5. Also, go to some guy's web site and download a WiFi chipset firmware blob, SSH it to the router, then install in within OpenWRT. But only if you want the WiFi 5GHz to work, of course.

    Open source!

    Also, if the serial number on the router is higher than a certain hex value, disregard everything after step 1; there's a different procedure.

    Nathan Willis at 2018-01-03T04:04:48Z

    Well, it's not really OpenWRT's fault if the vendors are working hard to prevent the installation of third party firmware...

    Elena ``of Valhalla'' at 2018-01-06T10:07:35Z

  • The Internet Of Self-inflicted Harm

    2018-01-02T15:35:21Z via Pumpa To: Public CC: Followers

    I've been reading a lot of home-automation blogs recently, for the purpose of planning out a few HA projects at WillisFarms.

    It's pretty alarming to me to see how many of the people involved in this hobby default to using

    • WiFi for the in-house network of things like unencrypted sensors
    • Sending their data out over the Internet in order to access it, rather than sending in to a local server on their LAN
    • Signing up for some commercial web service as a gateway between their sensors and whatever their state engine or front-end app is, rather than using a local MQTT server

    I mean, we expect the commercial IOT industry to do horribly insecure and privacy-destroying things, but why is the DIY community doing this to itself?

    Charles Stanhope, ❌, Stephen Sekula, Stephen Michael Kellat and 1 others likes this. ❌, ❌, ❌, ❌ and 1 others shared this.

    The Internet of LetMeOutOfHerePlease.

    It's depressing.

    JanKusanagi at 2018-01-02T15:46:04Z

  • 2017-12-17T22:47:37Z via Pumpa To: Public CC: Followers

    It's pronounced "KOO-ber-neets" and you can find it on the web site "GITH-ub". ❌ likes this.

  • Yadda Yadda Yadda

    2017-12-14T18:22:51Z via Pumpa To: Public CC: Followers

    Two talks accepted for FOSDEM this year!

    I maybe should've stuck with one. We'll see if I survive.

    Either way, happy to start spreading the good news of ... how much is lacking in the FOSS font world.... #pessimismsells
  • Fun with Scribus, part A billion

    2017-11-29T14:55:20Z via Pumpa To: Public CC: Followers

    Gotta love it. Opened up my dissertation (from the first of September) and even though the content has not been touched since it was last exported, all of the page breaks are now in the wrong places, leaving widows and orphans on almost every page.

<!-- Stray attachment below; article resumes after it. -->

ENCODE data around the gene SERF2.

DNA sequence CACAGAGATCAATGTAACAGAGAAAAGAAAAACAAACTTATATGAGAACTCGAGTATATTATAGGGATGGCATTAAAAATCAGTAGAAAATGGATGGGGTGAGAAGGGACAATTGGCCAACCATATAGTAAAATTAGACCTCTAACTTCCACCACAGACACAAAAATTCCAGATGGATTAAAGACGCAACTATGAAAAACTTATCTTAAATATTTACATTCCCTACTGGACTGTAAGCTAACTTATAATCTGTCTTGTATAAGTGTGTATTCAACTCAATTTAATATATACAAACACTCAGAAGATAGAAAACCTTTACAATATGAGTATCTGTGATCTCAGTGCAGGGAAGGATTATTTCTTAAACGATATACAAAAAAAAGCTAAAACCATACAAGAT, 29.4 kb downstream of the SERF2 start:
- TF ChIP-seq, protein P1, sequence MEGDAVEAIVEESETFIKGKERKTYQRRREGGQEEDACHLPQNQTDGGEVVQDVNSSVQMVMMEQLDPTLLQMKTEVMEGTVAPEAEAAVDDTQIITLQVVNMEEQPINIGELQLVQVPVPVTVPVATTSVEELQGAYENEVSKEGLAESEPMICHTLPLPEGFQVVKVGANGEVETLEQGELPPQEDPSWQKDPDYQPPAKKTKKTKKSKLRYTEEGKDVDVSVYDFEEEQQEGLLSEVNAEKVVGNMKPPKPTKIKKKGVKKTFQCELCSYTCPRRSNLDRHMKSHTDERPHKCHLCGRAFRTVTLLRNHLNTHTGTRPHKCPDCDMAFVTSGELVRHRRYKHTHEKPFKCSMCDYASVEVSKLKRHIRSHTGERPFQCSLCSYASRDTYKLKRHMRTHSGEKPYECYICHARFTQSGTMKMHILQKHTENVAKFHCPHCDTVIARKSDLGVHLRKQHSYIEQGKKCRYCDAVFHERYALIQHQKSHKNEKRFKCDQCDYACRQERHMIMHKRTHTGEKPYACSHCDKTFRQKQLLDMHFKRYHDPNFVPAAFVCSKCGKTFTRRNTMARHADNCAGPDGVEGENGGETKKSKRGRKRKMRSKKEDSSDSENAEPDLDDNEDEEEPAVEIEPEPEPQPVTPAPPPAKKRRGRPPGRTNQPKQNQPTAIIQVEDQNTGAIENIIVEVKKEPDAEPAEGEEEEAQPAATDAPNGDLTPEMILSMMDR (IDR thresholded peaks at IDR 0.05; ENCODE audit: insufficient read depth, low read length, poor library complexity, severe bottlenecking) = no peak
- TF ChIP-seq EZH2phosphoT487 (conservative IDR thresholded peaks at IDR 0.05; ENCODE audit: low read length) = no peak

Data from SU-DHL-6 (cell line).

This is why people don't update your packages, developer.
  • 2017-11-25T19:58:52Z via Pumpa To: Public CC: Followers

    Podcast idea: "Dungeons And Software" : a panel of hosts meet online to play a fantasy role-playing game while simultaneously discussing the week's news from the free-software world. ❌, Stephen Michael Kellat likes this.

    I figure 75% of all podcasts are D&D-themed already, so why not jump on the bandwagon?

    Nathan Willis at 2017-11-25T19:59:35Z

    I'd consider an alternative title, "Software and Dragons"

    zykotick9 at 2017-11-26T02:57:22Z


    2017-11-24T10:16:15Z via Pumpa To: Public CC: Followers

    There is LITERALLY nothing in the world worse than getting a bad Tor entry node.

    Seriously; the network is designed so that you get stuck with the same entry node for weeks at a time, unless you jump through the hoops of using an invisible bridge that you have to set up yourself. So some hapless slob who has bandwidth problems becomes YOUR problem for weeks. And there's no way to contact them.

    "Literally" nothing worse? Your world is weird =)

    JanKusanagi at 2017-11-24T12:47:24Z

    I could care less.

    Nathan Willis at 2017-11-24T13:11:54Z

    a lot of people running them probably don't want to stick their necks out too far either, so not surprising its hard to contact them.

    so theres no way to tell it to change nodes if you get one that doesn't work properly or is to slow to be useable? (configs?)

    Michael at 2018-01-03T12:56:55Z

  • 2017-11-23T22:21:55Z via Pumpa To: Public CC: Followers

    I haven't decided how I feel about the Netflix 'Punisher' series yet, but it's certainly not written by anyone who has ever spent time with newspaper reporters, anyone in the police, or anyone who understands gun control. It's clearly not going for nuance, which is disappointing.
    I don't know anything about private security contractors, but I suppose it's one-dimensional and unrealistic about them, too.

    Nathan Willis at 2017-11-23T22:24:25Z